Theatre of Blood

Dir. Douglas Hickox

Edward Lionheart (Vincent Price) is a Shakespearian actor who refuses to act in anything other than plays written by the Bard. He has extreme delusions of grandeur that are eventually quashed when he is panned by an influential circle of critics and is publically humiliated at an award ceremony. Faking his own suicide in order to return and have his revenge, he gathers together a merry band of misfits to aid him in his opulent quest to obtain bloody vengeance on those critics who ruined his career. Also along for the ride is his daughter Edwina (Diana Rigg), who has fun in a myriad of different roles and disguises. Ludicrous and ever more elaborate deaths mount up as two woefully inept and utterly incompetent cops attempt to track him down and learn some stuff about the Bard as they go.

Theatre of Blood has more than a few similarities with Price’s earlier ‘themed death’ film, The Abominable Dr Phibes (1971). Both films feature crazed individuals extracting bloody revenge with extravagantly themed murders – in this case, all the deaths are inspired by demises in various Shakespearian tragedies. While this film lacks the melancholic poetry of Dr Phibes, it does maintain a literary finesse and its humour is just as irreverent, camp and politically incorrect. Price is once again at the top of his game. While thoroughly deranged, his character still retains a modicum of humanity and sympathy. Price invests such knowing theatrical vigour and enthusiasm, its impossible not to enjoy the blackly humorous story as it unabashedly unfolds. In a number of scenes when we are allowed a glimpse into Lionheart’s troubled psyche, he performs several well known and evocative soliloquies from various Shakespeare plays. Price really shines in these scenes, delivering an impeccable performance laced with sorrowful pathos and a burning obsession. The sharp and humorous dialogue, with its many allusions to Shakespeare, is barbed and witty and delivered with theatrical panache by a strong cast that have just the right amount of tongue-in-cheek.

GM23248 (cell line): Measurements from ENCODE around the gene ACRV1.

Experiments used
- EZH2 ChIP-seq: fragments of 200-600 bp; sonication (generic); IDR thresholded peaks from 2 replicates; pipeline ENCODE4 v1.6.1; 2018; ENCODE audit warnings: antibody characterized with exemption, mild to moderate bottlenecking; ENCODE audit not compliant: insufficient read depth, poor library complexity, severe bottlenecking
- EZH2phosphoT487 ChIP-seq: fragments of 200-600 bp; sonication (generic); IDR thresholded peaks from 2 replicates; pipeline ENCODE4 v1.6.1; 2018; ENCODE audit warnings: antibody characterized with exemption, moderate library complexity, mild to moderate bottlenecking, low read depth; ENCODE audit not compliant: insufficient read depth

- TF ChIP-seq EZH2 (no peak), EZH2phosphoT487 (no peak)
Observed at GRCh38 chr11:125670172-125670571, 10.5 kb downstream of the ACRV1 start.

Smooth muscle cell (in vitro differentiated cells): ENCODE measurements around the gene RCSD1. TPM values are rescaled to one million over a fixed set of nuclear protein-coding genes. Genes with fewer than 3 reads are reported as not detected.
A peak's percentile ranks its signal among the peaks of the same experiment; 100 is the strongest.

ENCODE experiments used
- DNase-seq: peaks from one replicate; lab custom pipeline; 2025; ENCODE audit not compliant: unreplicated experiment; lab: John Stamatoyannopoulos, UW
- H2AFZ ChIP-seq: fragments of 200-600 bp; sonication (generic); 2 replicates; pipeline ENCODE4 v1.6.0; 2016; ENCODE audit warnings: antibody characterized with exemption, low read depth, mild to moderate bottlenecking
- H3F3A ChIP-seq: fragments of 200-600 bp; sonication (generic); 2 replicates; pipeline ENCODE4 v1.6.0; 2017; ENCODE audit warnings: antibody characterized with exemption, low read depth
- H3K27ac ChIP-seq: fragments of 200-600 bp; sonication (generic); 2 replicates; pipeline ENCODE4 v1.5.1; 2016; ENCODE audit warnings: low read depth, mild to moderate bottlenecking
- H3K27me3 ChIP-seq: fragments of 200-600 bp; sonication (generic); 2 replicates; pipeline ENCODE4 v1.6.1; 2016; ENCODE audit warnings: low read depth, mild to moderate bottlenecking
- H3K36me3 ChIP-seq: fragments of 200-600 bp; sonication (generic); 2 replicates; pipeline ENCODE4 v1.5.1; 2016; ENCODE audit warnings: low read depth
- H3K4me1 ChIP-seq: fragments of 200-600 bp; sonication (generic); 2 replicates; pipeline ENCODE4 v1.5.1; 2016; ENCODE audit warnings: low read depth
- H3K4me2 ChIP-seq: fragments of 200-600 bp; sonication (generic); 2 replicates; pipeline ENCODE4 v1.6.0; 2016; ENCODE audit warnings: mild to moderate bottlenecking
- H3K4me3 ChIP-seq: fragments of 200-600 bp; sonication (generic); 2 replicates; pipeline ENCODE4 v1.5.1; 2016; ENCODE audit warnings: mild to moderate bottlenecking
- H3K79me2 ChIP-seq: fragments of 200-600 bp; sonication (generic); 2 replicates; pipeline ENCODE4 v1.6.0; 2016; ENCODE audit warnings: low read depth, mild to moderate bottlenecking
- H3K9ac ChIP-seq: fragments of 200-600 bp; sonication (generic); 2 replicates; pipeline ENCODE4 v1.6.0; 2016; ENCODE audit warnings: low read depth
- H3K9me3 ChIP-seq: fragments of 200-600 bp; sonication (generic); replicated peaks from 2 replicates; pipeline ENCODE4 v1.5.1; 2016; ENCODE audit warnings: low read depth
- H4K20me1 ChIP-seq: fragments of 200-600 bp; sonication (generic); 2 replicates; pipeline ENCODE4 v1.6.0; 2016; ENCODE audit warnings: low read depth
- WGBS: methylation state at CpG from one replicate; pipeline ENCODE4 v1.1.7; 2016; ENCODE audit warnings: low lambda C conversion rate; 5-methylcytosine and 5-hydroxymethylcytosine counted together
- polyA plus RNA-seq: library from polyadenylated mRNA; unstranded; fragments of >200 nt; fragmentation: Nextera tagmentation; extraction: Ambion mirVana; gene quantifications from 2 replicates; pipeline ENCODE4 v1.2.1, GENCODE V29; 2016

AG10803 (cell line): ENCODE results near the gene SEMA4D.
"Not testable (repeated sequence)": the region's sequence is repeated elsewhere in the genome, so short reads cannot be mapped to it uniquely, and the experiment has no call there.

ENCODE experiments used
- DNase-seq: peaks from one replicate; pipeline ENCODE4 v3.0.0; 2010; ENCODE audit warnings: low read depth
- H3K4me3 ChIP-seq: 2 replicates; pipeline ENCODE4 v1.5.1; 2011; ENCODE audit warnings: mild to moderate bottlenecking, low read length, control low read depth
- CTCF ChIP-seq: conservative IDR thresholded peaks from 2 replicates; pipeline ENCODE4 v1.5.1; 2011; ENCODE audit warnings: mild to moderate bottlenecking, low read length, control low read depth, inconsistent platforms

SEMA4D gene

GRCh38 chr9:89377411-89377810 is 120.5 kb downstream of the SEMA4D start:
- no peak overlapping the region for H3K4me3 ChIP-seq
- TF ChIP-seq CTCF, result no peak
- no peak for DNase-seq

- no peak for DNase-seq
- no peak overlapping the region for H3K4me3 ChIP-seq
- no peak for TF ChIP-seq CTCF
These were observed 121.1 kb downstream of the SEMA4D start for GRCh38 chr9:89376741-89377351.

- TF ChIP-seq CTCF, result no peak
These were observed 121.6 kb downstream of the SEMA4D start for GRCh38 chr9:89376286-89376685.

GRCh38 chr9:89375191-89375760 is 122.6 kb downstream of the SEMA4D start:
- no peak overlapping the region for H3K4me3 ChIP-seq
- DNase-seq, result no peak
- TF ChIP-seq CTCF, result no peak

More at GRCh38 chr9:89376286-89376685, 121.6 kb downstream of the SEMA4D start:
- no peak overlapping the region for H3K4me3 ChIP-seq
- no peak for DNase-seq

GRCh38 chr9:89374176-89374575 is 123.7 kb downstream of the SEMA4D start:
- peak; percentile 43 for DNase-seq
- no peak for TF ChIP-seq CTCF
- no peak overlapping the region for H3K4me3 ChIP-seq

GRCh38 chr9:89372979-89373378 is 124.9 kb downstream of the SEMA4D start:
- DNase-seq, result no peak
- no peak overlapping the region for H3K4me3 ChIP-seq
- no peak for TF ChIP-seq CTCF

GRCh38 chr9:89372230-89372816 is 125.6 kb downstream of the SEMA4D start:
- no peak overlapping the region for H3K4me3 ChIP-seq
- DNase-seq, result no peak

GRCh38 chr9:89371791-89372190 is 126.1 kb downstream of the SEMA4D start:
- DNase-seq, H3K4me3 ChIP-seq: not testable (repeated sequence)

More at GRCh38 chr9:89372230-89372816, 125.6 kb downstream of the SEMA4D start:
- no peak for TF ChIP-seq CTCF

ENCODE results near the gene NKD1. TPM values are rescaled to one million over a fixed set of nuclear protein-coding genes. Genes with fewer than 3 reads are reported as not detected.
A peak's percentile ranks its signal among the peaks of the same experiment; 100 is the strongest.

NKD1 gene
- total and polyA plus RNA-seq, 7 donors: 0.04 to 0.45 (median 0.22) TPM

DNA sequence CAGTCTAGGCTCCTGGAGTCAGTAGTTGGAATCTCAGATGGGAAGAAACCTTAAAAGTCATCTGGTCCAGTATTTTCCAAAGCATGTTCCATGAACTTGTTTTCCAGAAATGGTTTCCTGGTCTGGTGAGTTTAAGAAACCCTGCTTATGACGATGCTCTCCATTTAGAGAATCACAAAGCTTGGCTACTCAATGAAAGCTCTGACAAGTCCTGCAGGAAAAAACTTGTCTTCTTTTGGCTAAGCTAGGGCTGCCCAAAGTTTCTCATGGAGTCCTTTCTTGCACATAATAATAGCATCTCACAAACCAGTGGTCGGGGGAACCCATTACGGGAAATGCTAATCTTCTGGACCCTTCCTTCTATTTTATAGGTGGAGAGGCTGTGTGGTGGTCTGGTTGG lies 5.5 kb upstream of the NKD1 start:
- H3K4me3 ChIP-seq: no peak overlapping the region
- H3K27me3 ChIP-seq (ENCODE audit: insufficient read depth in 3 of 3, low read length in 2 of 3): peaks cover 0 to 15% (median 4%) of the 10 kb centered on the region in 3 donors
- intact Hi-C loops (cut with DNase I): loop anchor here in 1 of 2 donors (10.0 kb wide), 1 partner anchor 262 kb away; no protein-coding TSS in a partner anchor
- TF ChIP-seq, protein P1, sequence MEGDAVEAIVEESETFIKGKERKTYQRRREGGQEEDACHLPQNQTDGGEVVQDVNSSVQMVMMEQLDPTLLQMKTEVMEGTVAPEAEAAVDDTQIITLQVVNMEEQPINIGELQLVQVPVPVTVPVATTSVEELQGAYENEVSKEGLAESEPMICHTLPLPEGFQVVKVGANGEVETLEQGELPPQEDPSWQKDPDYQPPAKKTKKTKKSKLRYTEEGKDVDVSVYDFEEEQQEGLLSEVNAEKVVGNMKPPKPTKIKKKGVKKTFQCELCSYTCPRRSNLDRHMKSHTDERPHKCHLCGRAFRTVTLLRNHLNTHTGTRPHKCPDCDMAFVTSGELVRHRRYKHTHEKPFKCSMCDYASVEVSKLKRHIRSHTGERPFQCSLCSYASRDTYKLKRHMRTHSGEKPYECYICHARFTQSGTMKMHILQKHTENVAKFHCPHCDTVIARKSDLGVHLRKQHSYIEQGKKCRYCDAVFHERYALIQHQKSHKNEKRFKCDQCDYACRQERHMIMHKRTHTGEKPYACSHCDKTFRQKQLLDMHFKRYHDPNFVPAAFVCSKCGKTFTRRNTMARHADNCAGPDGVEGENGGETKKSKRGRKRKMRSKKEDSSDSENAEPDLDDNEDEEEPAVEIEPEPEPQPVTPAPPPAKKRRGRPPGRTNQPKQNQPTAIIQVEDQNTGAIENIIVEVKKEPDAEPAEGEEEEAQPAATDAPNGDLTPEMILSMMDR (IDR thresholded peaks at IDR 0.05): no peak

The various death scenes that are scattered throughout the film are, aside from Price’s devilishly knowing performance, the undoubted highlights. The set up to each unfurls effortlessly and with dark glee, and is only surpassed by the pay-off when it finally comes. Michael Hordern (Whistle and I’ll Come To You) is harassed and slashed to death by a bunch of vagrants, ala Julius Caesar. Arthur Lowe has his head cut off in his sleep as his wife sleeps next to him, ala Cymbeline. Another critic is drowned in a vat of wine, ala Richard III and another is tricked into murdering his wife, Othello style.

Other deaths include a man having his heart cut out as a substitute for a pound of flesh (The Merchant of Venice), a woman electrocuted and fried alive with rigged heated hair rollers (Henry VI pt I) and Robert Morley is force fed his ‘babies’ – two poodles (Titus Andronicus). Some of the personas Lionheart adopts to carry out his murderous deeds are as over the top as the murders, notably Butch the hairdresser; resplendent in flares, medallions and sporting a huge 'fro wig.
The costumes are as elaborate as everything else on display, and as Theatre of Blood was filmed in the 70s, there is an abundance of shag-pile carpet as far as the eye can see in many of the kitsch sets.

‘It's Lionheart alright... only he would have the temerity to re-write Shakespeare.’
Rigg is convincing as devoted Edwina, who is probably the only person in the film who actually believes her father is a good actor. Her downfall, at the hands of the progressively delirious derelicts, is sudden in its execution and unnerving in its simplicity.

One of the best moments occurs when Price and Rigg stow away in a huge chest that is delivered to the house of critic Horace Sprout. When Sprout and his wife go to bed, the Lionhearts emerge from the chest decked in surgical garb and fake moustaches and set about meticulously sawing off Sprout’s head. Injecting the sleeping couple in the buttocks with tranquilisers, Lionheart only pauses once in highly melodramatic fashion to have his brow wiped by the assisting Edwina.
This sort of grotesque humour is what fuses Theatre of Blood with its vitriolic charm.


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